George Washington Papers

Enclosure: John Rutledge’s “Report on the Military Situation in Georgia and South Carolina”, 1780

John Rutledge’s “Report on the Military Situation in Georgia and South Carolina”

[c.28 Dec. 1780]

There is still in So. Carolina, a large Number of Cattle & Hogs—& a considerable Quantity of Corn & Rice—but, the latter is, at present, wholly in the Enemy’s power, &, it will be impracticable to lay up any great Magazines, of the other Articles, untill We possess more of the Country than We now do—Measures are, however, taking, for procuring all the Corn—Hogs & Cattle on Pedee, & its Vicinity, (which will afford no small Supply)—& for salting the Meat—Transportation from Cheraws, by Water, to George-Town, is easy, unless prevented by the Enemy—I have written pressingly to the Governor of No. Carolina, to have a large Quantity of Meat Salted in that State, which may be done, as there is a great deal of Salt there, from whome, indeed, We must be supplied with that Article.1

The Enemy’s Posts, & Strength, in Geo. & So. Carolina, are At[:]

Augusta—in Georgia—on Savannah River 150 Miles from Savannah—150 Reg[ula]rs under Col. Brown—& some Militia—2 Forts.2

Ninety Six—50 Miles from Augusta—200 Regrs—Col. Cruger—some Mi[li]t[ia]—2 Forts & 2 redoubts.

Little River—15 Miles from Ninety Six—60 regrs & 150 Militia—Cuningham.3

Bozlers ferry on Br[oa]d River—45 Miles from Lil. river—500 Regrs—Tarlton & McArthur.4

Winnisborough—22 Miles from B: ferry—8 or 900 regrs—Cornwallis—& some Militia of pearis’s.5

Camden—40 Miles from Winisboro—500 Regrs—Ld Rawdon—5 redoubts.

These posts are all in the same Direction, extending from East to West, thro’ the Country.

George-Town—80 Regrs 70 Militia—Redoubt.

Nielson’s Ferry, on Santee River—60 Miles fom C[harles] Town—300 regrs Major McLaureth.6

Of the Numbers in C. Town & Savannah We have no exact Accounts, but, it is beleived, that they are very small[.] They keep about 60 Men at Fort Moultrie—They are repairing our old Lines, at the Back of the Town, &, it is said, intend to raise some Redoubts, in front of those Lines, & one near ab[ou]t where the Bridge crossed the Canal.7

General Leslie arrived in C. Town, the 14 Instant, with the Troops which were in Virginia, supposed about 2000—They were on the 24th Instant, at Monks Corner, on their Way to Nielsons-ferry, except about 500, who were said to be gone to George-Town8—The Enemy have Posts of Militia, at the Congarees, Landing-ferry,9 the high Hills of Santee,10 & several other Parts of the Country, but those are of little Consequence—I do not apprehend they could possibly bring into the Field more than 1000 or 1200 of the Country People, unless some unfavourable Turn, in our Affairs, shd take place—a successful Blow wd deprive ’em even of these.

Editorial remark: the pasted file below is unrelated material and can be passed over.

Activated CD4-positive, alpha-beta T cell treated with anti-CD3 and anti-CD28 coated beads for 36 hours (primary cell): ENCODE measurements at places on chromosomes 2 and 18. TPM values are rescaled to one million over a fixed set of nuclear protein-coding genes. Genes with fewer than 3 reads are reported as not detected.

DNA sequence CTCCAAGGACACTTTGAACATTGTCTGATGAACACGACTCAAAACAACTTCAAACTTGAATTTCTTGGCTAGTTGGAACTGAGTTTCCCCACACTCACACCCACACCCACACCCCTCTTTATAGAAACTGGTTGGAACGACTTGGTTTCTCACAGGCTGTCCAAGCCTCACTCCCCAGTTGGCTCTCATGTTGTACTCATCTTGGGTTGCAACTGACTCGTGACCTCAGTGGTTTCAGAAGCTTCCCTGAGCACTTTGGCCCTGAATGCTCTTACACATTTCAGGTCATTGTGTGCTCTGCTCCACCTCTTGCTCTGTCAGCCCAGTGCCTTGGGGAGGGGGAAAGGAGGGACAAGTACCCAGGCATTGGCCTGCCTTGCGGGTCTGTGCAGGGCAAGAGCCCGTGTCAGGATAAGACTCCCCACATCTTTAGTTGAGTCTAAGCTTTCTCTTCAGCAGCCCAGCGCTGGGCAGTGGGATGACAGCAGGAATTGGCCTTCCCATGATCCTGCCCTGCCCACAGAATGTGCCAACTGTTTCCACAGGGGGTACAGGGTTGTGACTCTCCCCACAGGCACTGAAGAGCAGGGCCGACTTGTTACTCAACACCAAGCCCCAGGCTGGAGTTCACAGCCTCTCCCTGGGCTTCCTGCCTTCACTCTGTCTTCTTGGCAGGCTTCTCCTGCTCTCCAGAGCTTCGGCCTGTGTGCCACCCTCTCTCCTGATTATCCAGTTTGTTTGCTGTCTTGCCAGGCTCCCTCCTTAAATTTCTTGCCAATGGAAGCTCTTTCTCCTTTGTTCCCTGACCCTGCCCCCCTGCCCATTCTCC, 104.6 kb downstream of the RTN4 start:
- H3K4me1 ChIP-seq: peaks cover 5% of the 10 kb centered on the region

Troops may be debarked at Bulls, Stono, or Edistoe, Inlet—or Port Royal—The latter seems most eligible, as the Troops, in landing, wd probably receive the least Annoyance, from the Enemy11—I cannot, at present, give the Names of persons who might be depended on, for their Opinion, & Advice, Circumstances may have occasioned a Change in the Sentiments of several, whom I thought well affected, but, doubtless, if a French Fleet shd appear on our Coast, they will find many Friends on any part of it—A Capt. Joiner, who commands the so. Carolina, a Vessell of War in the service of this State, is daily expected at some Port to the Eastward, or Northward—He wd be of infinite service, in an Exped[itio]n to the Southward—being a staunch Friend—a Man of Influence—is well acquainted with Port Royal Bar—has lived many Years at Beaufort, & could pilot Vessells over that Bar, better than any Man I know12—Commodore Gillon, who is on Board of the So. Carolina, wd also be of great service, in such an Expedition—I beleive there are two or 3 Coasting Pilots, at Philada, whom I recommended that Congress shd retain, for this service—Mr Bee, one of our delegates, or Mr Mathews, can inform your Excellency, if those Pilots are there—& when Gillon & Joiner arrive—They (Gillon & Joiner) could advise the best place for debarking Troops, & give any Satsifaction which might be required on that Point.13

If such an Expedition should be resolved on, it wd be well to apprize Us, of it, in Time, by a Courier over Land, that every necessary preparation, in our power, might be made, to co-operate in, or facilitate it.


1Rutledge’s letter to North Carolina governor Abner Nash has not been identified.

2Thomas Browne (c.1753–1825), a Loyalist, settled in Georgia after being raised in England. He became lieutenant-colonel commandant of the East Florida Rangers in June 1776 and took over the King’s Rangers with the same rank in May 1778. Browne led his regiment in numerous engagements in Georgia before his capture while defending Augusta, Ga., on 5 June 1781. Following his exchange, he participated in the defense of Savannah in January 1782. Browne emigrated to the Bahamas after the war and eventually received a land grant on the West Indian island of St. Vincent, where he died.